Pope Alexander II

From Wikipedia, the free encyclopedia
Jump to: navigation, search
Anselm(o) I redirects here. There was also St Anselm I (bishop of Milan).
Pope
Alexander II
Pope Alexander II.jpg
Papacy began 30 September 1061
Papacy ended 21 April 1073
Predecessor Nicholas II
Successor Gregory VII
Personal details
Birth name Anselmo da Baggio
Born ?
Milan, Holy Roman Empire
Died 21 April 1073(1073-04-21)
Rome, Papal States, Holy Roman Empire
Previous post Bishop of Lucca (1057–1061)
Other popes named Alexander

Pope Alexander II (died 21 April 1073), born Anselmo da Baggio,[1] was Pope from 30 September 1061 to his death in 1073.

Life[edit]

He was born in Milan of a noble family.[2] As Anselm I, bishop of Lucca, he had been an energetic coadjutor with Hildebrand of Sovana in endeavouring to suppress simony and enforce the clerical celibacy. The papal election of 1061, which Hildebrand had arranged in conformity with the papal decree of 1059 (see Pope Nicholas II), was not sanctioned by the imperial court of Germany. True to the practice observed in preceding papal elections, the German court nominated another candidate, Cadalus, bishop of Parma, who was proclaimed Pope at the council of Basel under the name of Honorius II. He marched to Rome and for a long time threatened his rival's position. At length, however, Honorius was forsaken by the German court and deposed by a council held at Mantua; Alexander II's position remained unchallenged.

In 1065, Pope Alexander II wrote to Béranger, Viscount of Narbonne, and to Guifred, bishop of the city, praising them for having prevented the massacre of the Jews in their district, and reminding them that God does not approve of the shedding of blood. That same year, he admonished Landulf VI of Benevento "that the conversion of Jews is not to be obtained by force."[3] Also in the same year, Alexander called for a crusade against the Moors in Spain.[4]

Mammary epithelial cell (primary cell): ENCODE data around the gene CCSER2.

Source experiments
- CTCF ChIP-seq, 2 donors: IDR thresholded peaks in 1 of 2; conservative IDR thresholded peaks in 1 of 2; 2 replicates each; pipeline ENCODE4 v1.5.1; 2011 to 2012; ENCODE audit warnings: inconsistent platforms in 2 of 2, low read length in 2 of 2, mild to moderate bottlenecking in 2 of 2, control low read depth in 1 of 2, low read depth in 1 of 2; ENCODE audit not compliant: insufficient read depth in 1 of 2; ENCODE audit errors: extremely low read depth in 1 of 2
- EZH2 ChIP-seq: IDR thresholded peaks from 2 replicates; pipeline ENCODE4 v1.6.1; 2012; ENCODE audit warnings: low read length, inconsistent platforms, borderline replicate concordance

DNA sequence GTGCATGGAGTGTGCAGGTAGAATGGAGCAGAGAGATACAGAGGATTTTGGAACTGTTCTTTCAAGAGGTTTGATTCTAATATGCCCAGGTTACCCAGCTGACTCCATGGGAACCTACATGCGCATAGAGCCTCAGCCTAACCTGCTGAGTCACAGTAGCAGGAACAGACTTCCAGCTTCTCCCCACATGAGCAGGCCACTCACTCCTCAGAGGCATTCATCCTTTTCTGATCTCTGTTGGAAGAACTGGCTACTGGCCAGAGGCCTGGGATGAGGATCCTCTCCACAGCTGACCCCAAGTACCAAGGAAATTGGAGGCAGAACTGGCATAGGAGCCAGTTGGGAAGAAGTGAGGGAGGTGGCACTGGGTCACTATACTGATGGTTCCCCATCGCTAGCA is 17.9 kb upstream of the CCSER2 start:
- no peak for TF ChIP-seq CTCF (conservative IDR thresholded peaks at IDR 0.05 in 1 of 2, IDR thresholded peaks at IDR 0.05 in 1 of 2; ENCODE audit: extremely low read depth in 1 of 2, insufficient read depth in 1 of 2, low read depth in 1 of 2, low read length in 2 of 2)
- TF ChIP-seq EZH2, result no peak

In 1066, he entertained an embassy from the Duke of Normandy Guillaume II, Guillaume le Bâtard,(after his successful invasion of Brittany),[5] (later known as William the Conqueror). The embassy had been sent to obtain his blessing for the Norman conquest of England. This he gave to them, giving them a papal ring, the Standard of St. Peter,[6] and a papal edict to present to the English clergy saying that William was given the papal blessing for his bid to the throne. These favours were instrumental in the submission of the English church following the Battle of Hastings.[citation needed]

Alexander II oversaw the suppression of the "Alleluia" during the Latin Church's celebration of Lent.[7] This is followed to this day, and in the Tridentine rite "Alleluia" is also omitted during the Advent season.

Alexander II was followed by his associate Hildebrand, who took the title of Gregory VII.

Notes[edit]

  1. ^ Cardini, Franco, Europe and Islam, (Blackwell Publishers Ltd., 1999), 40.
  2. ^ Loughlin, James. "Pope Alexander II." The Catholic Encyclopedia. Vol. 1. New York: Robert Appleton Company, 1907. 1 Aug. 2014
  3. ^ Simonsohn, pp 35–37.
  4. ^ Jonathan P. Phillips, The Second Crusade: Extending the Frontiers of Christendom, (St. Edmundsbury Press Ltd., 2007), 246.
  5. ^ Breton-Norman War
  6. ^ Houts, Elisabeth M. C. Van, The Normans in Europe, (Manchester University Press, 2000), 105.
  7. ^ Cabrol, p 46.

Sources[edit]

  •  This article incorporates text from a publication now in the public domainHerbermann, Charles, ed. (1913). "Pope Alexander II". Catholic Encyclopedia. Robert Appleton Company. 
  • Simonsohn, Shlomo. The Apostolic See and the Jews, Documents: 492–1404.
  • Public Domain This article incorporates text from a publication now in the public domainChisholm, Hugh, ed. (1911). Encyclopædia Britannica (11th ed.). Cambridge University Press. 
  • Cabrol, Fernand. Liturgical Prayer: Its History and Spirit. 2003. p. 46.
Catholic Church titles
Preceded by
Nicholas II
Pope
1061–73
Succeeded by
Gregory VII